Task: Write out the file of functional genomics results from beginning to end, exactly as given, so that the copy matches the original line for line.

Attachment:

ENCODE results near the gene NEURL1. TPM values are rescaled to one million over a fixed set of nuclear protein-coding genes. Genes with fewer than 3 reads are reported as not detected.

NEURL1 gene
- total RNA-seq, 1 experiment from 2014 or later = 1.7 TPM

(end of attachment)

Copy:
ENCODE results near the gene NEURL1. TPM values are rescaled to one million over a fixed set of nuclear protein-coding genes. Genes with fewer than 3 reads are reported as not detected.

NEURL1 gene
- total RNA-seq, 1 experiment from 2014 or later = 1.7 TPM